Tuckerman Ravine avalanche spares lives

Two hikers became disoriented descending from the summit of Mount Washington, took a wrong turn and triggered an avalanche that swept them 800 feet to the bottom of Tuckerman Ravine Saturday, the U.S. Forest Service said.

Snow Ranger Jeff Lane, a member of the rescue party, said it was a miracle the pair survived and their injuries were not worse. One hiker suffered a broken arm; both had an assortment of trauma injuries, he said.

“The snow they were in may have actually provided some padding,” Lane said Sunday. “They were very, very lucky.”
The two were identified as Adam Herman and Connor Lodge, both from Oak Bluff, Mass.

Forest Service officials said the avalanche should prompt winter and spring hikers to be aware of the dangers of creating an avalanche by being in the wrong place at the wrong time.

The hikers were members of a four-person party descending after reaching the summit of Mount Washington.

The group included three from Martha’s Vineyard and one from Connecticut. They became separated into two groups of two hikers after snow driven by winds in excess of 50 mph created white-out conditions.

It was the two forward hikers who ran into trouble.

“Even experienced hikers become disoriented and do not know where they are during a white-out,” Lane said. “They took a wrong turn. They went down into Tuckerman where it was steep with a lot of wind-blown snow.”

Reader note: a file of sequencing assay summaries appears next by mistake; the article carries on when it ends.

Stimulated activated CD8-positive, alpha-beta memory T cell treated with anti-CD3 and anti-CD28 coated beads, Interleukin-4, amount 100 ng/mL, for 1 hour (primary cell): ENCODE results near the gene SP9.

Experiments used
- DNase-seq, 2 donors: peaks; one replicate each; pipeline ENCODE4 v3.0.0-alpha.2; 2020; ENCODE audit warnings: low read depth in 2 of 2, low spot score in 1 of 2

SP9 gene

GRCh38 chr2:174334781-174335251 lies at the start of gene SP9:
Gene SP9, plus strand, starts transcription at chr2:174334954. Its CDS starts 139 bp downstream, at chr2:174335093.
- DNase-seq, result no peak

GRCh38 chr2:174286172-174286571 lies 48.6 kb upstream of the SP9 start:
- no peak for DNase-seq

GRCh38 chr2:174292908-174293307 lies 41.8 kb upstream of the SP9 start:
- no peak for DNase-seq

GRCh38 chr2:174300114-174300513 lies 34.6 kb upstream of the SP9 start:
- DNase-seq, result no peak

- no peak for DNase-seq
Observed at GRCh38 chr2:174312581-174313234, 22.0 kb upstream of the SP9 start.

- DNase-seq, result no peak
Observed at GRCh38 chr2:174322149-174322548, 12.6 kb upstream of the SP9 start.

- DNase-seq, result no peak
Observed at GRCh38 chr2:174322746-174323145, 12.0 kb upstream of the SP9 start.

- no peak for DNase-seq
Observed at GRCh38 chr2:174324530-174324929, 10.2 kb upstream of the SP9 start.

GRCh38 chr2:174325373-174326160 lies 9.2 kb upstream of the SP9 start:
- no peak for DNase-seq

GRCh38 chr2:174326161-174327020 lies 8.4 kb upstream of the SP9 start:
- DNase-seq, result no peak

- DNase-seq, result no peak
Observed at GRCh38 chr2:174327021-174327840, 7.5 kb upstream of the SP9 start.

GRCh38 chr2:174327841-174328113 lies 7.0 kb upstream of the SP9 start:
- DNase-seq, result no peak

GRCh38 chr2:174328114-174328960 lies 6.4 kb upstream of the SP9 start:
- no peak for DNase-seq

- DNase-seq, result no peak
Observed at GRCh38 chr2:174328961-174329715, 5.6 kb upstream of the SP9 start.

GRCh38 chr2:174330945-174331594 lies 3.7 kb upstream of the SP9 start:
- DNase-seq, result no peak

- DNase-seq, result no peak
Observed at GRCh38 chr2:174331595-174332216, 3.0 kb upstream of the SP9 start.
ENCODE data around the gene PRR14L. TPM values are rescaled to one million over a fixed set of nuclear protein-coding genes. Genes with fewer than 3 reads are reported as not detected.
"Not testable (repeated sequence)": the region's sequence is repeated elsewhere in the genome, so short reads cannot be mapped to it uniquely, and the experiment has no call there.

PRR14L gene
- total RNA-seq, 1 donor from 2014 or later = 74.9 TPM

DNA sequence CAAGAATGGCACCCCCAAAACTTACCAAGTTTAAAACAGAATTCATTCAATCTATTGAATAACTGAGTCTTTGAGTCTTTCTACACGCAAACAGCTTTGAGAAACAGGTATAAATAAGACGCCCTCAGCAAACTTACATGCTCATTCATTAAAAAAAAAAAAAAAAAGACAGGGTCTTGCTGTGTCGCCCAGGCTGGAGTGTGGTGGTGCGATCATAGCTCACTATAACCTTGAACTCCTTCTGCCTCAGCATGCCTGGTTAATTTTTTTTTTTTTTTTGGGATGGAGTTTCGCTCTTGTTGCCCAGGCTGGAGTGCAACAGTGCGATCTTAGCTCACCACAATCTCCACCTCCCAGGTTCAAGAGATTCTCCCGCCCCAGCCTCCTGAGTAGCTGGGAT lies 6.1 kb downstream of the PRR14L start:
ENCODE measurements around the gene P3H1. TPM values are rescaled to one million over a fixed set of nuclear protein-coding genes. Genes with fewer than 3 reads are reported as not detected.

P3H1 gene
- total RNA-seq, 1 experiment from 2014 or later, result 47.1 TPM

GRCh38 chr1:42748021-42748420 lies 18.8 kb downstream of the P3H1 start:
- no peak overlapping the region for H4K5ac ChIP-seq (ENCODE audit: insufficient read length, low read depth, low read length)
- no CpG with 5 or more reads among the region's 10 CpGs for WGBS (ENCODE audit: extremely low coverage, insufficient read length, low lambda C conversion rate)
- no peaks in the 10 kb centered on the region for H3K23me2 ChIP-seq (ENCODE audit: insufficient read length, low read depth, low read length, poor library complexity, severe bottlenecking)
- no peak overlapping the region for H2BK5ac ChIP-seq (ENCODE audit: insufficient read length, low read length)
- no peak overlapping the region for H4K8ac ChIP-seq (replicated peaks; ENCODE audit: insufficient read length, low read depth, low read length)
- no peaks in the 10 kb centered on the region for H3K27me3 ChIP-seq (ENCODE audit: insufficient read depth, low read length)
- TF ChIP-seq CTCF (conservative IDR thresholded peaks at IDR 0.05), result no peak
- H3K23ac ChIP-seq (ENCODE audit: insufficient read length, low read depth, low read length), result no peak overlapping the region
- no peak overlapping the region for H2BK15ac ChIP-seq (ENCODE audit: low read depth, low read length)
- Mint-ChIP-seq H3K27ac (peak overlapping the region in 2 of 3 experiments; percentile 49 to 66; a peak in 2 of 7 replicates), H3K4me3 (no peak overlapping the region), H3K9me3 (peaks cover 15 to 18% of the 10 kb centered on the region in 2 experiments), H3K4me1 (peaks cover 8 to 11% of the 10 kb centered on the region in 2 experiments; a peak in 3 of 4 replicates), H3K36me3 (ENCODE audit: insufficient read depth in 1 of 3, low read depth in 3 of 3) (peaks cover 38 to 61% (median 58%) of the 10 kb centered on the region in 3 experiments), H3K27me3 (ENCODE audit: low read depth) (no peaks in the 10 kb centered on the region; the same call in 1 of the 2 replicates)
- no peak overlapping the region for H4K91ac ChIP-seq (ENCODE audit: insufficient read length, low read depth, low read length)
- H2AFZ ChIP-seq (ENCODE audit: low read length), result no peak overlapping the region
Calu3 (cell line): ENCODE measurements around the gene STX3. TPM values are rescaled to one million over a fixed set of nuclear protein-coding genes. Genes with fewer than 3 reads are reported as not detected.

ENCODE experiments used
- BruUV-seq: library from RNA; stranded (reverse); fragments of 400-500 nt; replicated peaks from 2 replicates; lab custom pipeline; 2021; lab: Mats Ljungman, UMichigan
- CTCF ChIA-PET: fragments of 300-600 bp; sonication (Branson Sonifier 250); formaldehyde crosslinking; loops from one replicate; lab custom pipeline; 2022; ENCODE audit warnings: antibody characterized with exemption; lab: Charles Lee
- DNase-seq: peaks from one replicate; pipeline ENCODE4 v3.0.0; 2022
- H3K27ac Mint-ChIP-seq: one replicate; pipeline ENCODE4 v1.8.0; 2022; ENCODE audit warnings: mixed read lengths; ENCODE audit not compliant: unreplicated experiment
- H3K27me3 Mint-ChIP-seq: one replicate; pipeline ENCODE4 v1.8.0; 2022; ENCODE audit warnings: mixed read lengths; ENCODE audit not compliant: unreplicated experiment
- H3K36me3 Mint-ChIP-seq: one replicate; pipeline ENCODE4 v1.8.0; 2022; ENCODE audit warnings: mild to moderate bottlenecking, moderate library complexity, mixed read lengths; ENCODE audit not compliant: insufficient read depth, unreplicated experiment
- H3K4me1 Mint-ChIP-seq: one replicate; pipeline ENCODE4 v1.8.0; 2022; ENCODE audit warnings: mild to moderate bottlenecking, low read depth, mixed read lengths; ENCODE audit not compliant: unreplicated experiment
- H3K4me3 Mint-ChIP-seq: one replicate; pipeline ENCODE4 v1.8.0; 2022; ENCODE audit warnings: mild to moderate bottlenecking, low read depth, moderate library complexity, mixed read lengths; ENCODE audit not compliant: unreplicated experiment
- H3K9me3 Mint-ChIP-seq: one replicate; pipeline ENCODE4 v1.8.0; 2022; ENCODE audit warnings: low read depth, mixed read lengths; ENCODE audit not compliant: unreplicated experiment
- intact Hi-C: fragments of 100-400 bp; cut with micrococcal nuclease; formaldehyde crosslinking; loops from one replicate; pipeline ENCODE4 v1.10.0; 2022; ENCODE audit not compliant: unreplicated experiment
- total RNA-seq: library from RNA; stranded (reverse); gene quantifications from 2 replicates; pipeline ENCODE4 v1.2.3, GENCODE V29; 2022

That turn brought the pair to the slope known as “The Lip,” where recent weather conditions created the serious potential for an avalanche. A rainy thaw earlier in the week was followed by heavy snowfall with significant wind-blown drifting of the snow. The result was several inches of snow piled atop a slippery crust of ice.

Lane said at around dusk Saturday, the hikers turned onto a vulnerable spot, bringing them tumbling down the mountainside in a sea of snow. The avalanche swept the hikers some 800 feet to the bottom of Tuckerman Ravine. The plummet ended near the area known as the “lunch rocks.”

Lane said the speed of an avalanche can reach 60 mph. Last March, a 24-year-old ice climber from New York was swept up in an avalanche and killed on Huntington Ravine.

In his report on Saturday’s incident, Snow Ranger Christopher Joosen said the hikers were quite fortunate.

“Throughout history there have been a number of very lucky people in the world,” Joosen said. “There are now two more of them.”

After their terrifying ride down the mountain, the hikers’ attention turned to their companions, who were last known to have been behind them on the trek down the mountain. The two decided to try to find their companions at their last known location and began hiking back up the mountain.

“The avalanche was on a slope called ‘The Lip,’ where an avalanche is likely,” Lane said. “They were heading back up an adjacent slope, ‘The Sluice’ which is very close by the Tuckerman hiking trail.”

Once the duo was located by members of the rescue team, specialized hiking techniques were used to help the two hikers off the mountain so they could be taken to Memorial Hospital in North Conway.

Information about current avalanche warning conditions is available at which also has advice about recognizing areas with avalanche potential and information on basic and advanced courses in recognizing avalanches and avoiding their dangers.

The avalanche danger scale, ranging from low to extreme, was initiated about three years ago.

In addition to the Forest Service rangers, the Mountain Rescue Service, International Mountain Climbing School, Appalachian and Harvard Mountaineering clubs, Androscoggin Valley Search and Rescue as well as private hikers aided in the search and rescue.

New Hampshire Union Leader